Date of Award

Summer 8-2018

Degree Type

Dissertation

Degree Name

Doctor of Philosophy (PhD)

Department

Psychology

Committee Chair

Dr. Evan H. Dart

Committee Chair Department

Psychology

Committee Member 2

Dr. Keith C. Radley

Committee Member 2 Department

Psychology

Committee Member 3

Dr. Brad A. Dufrene

Committee Member 3 Department

Psychology

Committee Member 4

Dr. James W. Moore

Committee Member 4 Department

Psychology

Abstract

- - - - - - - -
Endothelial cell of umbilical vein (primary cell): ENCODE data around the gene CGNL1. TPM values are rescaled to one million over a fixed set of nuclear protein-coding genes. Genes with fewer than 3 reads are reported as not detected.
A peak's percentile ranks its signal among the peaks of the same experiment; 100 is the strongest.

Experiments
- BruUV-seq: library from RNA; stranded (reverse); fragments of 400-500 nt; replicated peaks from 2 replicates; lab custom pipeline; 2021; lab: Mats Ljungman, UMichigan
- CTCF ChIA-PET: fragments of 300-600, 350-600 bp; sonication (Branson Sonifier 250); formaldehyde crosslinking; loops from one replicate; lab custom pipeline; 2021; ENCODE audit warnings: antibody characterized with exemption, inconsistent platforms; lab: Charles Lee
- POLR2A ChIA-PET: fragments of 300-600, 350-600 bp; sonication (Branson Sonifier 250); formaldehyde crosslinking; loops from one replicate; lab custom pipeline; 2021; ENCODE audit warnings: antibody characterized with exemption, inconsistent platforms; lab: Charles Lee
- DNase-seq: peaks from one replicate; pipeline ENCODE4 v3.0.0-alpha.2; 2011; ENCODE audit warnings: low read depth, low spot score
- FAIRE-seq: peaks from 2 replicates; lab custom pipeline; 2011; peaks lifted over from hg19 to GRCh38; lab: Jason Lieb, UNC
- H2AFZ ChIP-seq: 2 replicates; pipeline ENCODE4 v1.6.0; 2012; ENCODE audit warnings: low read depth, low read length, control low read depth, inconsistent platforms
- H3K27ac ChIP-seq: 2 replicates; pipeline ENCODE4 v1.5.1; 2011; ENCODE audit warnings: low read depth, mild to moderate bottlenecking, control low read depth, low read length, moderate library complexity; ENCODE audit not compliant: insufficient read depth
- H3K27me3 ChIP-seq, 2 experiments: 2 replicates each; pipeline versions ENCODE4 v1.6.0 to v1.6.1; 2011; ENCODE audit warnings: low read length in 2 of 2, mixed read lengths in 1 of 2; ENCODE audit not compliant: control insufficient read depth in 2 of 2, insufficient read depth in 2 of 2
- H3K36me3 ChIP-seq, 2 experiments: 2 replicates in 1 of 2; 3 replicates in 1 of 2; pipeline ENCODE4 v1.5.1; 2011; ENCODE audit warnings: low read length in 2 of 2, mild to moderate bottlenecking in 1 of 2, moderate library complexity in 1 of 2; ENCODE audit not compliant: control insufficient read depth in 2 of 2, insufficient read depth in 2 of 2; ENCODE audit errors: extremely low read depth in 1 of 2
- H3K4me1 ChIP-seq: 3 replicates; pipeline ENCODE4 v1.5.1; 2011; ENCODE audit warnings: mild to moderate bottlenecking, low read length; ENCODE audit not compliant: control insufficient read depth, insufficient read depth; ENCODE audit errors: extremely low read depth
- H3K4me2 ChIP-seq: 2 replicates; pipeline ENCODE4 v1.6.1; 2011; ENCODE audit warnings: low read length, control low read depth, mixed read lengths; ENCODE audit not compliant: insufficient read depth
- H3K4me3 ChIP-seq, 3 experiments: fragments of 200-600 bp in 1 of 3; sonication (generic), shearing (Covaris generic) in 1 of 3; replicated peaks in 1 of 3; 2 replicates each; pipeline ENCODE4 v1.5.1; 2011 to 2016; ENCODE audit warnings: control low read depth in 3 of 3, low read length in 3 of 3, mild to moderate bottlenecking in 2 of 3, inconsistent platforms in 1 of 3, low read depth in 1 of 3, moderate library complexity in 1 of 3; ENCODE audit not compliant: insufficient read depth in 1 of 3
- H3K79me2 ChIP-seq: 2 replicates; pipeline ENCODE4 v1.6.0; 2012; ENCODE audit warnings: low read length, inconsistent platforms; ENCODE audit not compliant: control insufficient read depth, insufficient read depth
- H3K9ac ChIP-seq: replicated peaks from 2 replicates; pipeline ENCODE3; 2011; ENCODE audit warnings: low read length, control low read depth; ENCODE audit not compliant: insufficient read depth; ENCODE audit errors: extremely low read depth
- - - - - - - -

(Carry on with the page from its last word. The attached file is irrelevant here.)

The National Assessment of Educational Progress reports 64% of 4th grade students and 66% of 8th grade students are less than proficient in reading despite the availability of evidence-based interventions in school settings (NAEP, 2015). It is important to implement reading interventions with struggling readers and because the role of the school psychologist has shifted from providing direct intervention services to students to providing consultative services to teachers, it is important to find various methods to promote teachers’ adherence to these interventions. Treatment integrity has been defined as the degree to which an intervention is implemented as planned and its assessment is critical in the verification of treatment effects and experimental control. This study examined the effects of digital performance feedback (DPF) as a follow-up strategy for teachers to increase the integrity of a repeated reading intervention. A multiple baseline design was utilized to determine the effectiveness of this procedure. Results from this study expanded previous literature on ways to promote treatment integrity. Treatment integrity immediately increased with the provision of digital performance feedback. As treatment integrity increased, student outcomes also increased.

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